This post will explain how to install BLHeli on a Hobbywing Skywalker 20A ESC. The steps might by simmilar to other Skywalker ESC – and even for other SiLabs ESC.
REMEMBER: Whenever you flash your ESC firmware, YOU are talking responsibility for your actions. If you get the magic white smoke while following this guide, it was a risk YOU choose to take.
I recently bought 4 Skywalker 20A’s for a quadcopter. Out of the box it flew OK. If you are a beginner, it might be good enough for you to start with, as the quad is not very responsive with the stock firmware as what it is with BLHeli.
Recommendation: I wouldn’t recommend these ESC for 250 or smaller size quads, as they are quite heavy with the build-in BEC. You might rather want to have a look at a ESC that doesnt have a BEC and get a standalone BEC if your quad’s PCB doesn’t have one built in.
For this excercise your will need
- Arduino Uno (Nano or other will work too)
- Very fine solder tip (and the skills that goes with it)
- Male cables to plug into Arduino (female for Nano)
- BHeliSuite and BLHeli Software
1. Get the require software
First download BLHeliSuite from https://blhelisuite.wordpress.com/
Download the latest source code https://github.com/bitdump/BLHeli
Click on “Download Zip” and save it on your computer
Extract both the zip files you downloaded. In the source code. Find the supported ESCs reference BLHeli-master\SiLabs\BLHeli supported SiLabs ESCs.pdf
Find your ESC in the document to find out what pads you need to solder to.
2. Prepare an Arduino
- Connect the Arduino to the computer, and find out on which COM Port it is running by looking at Windows Device Manager
- Open BLHeliSuite. Choose the correct port for your Arduino at the bottom of the UI
Select “Make Interfaces” tab. Select your board, and select “Arduino 4way-interface”
- At the next prompt choose the [B D 2 3] option
- At the file prompt select the “*PB3PB4*” file and select open
- Select “Yes” to flash the Arduino
- A dialog will open indicating that it is connecting to the Arduino, and busy flashing. When it is done you should get a similar prompt indicating that the flash is a success.
- Your Arduino is now ready to be used to flash your ESCs
3. Power limiting circuit
Whenever you mess around with firmware on your ESCs it is wise to use a power limiting circuit between your battery and the ESCs. Sometimes during the flashing process the ESCs might accidentally fire up FEDs in a wrong order while reading/writing the the ESC chip causing it to short circuit. A current limiting circuit will prevent the ESC from frying. You can Google how to make a current limiting circuit (I will post my current limiting device when I get more time)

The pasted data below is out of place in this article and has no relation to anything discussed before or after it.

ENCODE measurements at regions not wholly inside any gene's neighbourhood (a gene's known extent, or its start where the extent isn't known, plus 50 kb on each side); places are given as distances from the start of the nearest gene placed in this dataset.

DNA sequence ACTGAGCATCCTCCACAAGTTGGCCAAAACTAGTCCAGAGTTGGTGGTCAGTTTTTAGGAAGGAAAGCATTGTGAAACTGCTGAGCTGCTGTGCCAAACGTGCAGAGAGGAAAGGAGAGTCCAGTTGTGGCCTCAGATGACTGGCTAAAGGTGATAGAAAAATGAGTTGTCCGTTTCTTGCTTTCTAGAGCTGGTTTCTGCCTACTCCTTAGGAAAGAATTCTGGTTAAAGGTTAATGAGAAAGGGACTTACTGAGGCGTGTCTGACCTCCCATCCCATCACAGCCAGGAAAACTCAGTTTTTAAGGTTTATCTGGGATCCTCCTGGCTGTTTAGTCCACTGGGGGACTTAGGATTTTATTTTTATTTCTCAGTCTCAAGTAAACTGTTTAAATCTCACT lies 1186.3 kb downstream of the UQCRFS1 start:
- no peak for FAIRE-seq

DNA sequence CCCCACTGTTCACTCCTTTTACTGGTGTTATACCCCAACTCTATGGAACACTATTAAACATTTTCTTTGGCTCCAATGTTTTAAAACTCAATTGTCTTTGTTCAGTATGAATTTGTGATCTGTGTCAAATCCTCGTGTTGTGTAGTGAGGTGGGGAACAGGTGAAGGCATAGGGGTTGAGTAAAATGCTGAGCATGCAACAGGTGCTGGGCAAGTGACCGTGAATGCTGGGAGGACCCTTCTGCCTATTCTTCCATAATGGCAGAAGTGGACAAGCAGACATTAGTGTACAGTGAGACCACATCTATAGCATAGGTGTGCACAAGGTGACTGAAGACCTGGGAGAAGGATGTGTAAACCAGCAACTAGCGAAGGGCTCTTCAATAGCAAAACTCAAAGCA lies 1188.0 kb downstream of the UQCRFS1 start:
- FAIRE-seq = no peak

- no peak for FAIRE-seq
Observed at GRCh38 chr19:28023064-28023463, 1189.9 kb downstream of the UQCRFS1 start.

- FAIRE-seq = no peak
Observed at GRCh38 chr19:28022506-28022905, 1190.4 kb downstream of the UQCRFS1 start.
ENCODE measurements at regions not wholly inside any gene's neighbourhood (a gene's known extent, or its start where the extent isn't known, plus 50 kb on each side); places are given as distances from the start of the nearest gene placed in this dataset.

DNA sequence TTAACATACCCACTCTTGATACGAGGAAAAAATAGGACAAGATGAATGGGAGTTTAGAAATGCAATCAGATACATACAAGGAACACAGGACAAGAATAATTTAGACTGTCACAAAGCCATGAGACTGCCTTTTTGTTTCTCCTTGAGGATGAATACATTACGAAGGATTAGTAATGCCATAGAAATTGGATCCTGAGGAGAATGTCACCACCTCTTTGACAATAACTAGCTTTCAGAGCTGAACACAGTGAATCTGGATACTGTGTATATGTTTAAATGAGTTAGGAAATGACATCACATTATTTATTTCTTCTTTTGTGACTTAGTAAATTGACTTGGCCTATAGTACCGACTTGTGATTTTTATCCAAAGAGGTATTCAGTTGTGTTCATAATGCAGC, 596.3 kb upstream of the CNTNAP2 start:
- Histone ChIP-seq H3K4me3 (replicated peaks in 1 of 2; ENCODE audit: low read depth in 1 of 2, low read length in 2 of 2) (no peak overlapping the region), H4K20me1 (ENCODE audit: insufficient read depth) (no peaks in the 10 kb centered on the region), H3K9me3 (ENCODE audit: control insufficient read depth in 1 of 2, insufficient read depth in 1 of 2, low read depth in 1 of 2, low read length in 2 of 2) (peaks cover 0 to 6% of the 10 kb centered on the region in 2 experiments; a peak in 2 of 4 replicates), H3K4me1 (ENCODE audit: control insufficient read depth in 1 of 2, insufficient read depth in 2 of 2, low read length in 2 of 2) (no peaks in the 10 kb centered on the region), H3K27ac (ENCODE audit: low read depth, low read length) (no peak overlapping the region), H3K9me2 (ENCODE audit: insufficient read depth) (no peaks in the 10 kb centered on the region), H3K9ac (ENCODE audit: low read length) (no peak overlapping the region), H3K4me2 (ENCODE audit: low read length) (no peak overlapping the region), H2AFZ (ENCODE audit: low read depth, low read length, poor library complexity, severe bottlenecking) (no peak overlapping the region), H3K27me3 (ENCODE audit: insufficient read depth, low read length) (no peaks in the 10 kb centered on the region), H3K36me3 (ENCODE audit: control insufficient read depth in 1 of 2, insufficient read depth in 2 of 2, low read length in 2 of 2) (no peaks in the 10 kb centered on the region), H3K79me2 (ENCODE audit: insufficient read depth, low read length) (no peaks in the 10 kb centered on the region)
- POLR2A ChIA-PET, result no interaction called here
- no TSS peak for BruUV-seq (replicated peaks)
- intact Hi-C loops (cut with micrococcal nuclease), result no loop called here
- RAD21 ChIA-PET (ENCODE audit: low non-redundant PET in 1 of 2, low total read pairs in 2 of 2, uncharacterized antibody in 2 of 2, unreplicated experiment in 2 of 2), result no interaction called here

4. Solder the C2 pins to the ESC
At this step you have a few options on how you want to connect the Arduino to the ESCs Pads as indicated above. Some people use something to clamp onto the ESC using a washing peg or something similar.
SIDE NOTE: The pads are only used temporarily. After you have flashed the ESCs they will have the BLHeli Bootloader which allows you to program them from the servo lead.
Solder the red, white and black wires as you identified in the document provided with the BLHeli source code.
Once that is done, connect the cables to the Arduino as follow (don’t power up anything yet – Arduino + ESC all unplugged!):
- Black -> GND
- White -> D12
- Red -> D11
5. Flash the ESC with BLHeli
If you haven’t done it yet – PLEASE REMOVE YOUR PROPS!!
(You can also leave your motor disconnected from the ESC if yours aren’t soldered to the ESC)
- Connect your Arduino to the PC
- Open BLHeliSuite and make sure you have the correct port for your Arduino is selected below
- At the top menu select “Select ATMEL / SILABS Interface”
Choose “SILABS C2 (4way-if)”
- Now power up the ESC (with your current limiting circuit in between)
- Click “Connect” at the bottom of the screen
- Click “Flash BLHeli”
- At the prompt select the firmware for your ESC. In my case I have a Skywalker 20A and I want to use it for a MULTI-rotor. Click “OK” once you found the firmware that you wanted
- Click “Yes” at the warning
- Close the prompt when it is done
- Click on “Read Setup” to load the current configuration of your ESC
- Now you can change the settings as your require
- The main settings I changed was
- Motor Timing: Medium High
- PWM Frequency: Damped Light (also known as active bracking, causing the motor to brake itself when the motor needs to slow down)
- PPM Min/Max Throttle: 1100/1800 (this was really just to avoid having to calibrate them)
- Programming by TX: Disabled (mainly because I don’t want to accidentally enter programming mode)
- ESC Name: I enter the location of the motor on the quad.
- Once you are happy with your settings hit “Write Setup”
- You may now hit “Disconnect” and unplug everything
- Now you are done with one ESC, repeat the process for all ESCs and make sure you have the settings the same on each ESC
- Next time you want to change settings on the ESC you can just use the servo cable (I will write a post on that too)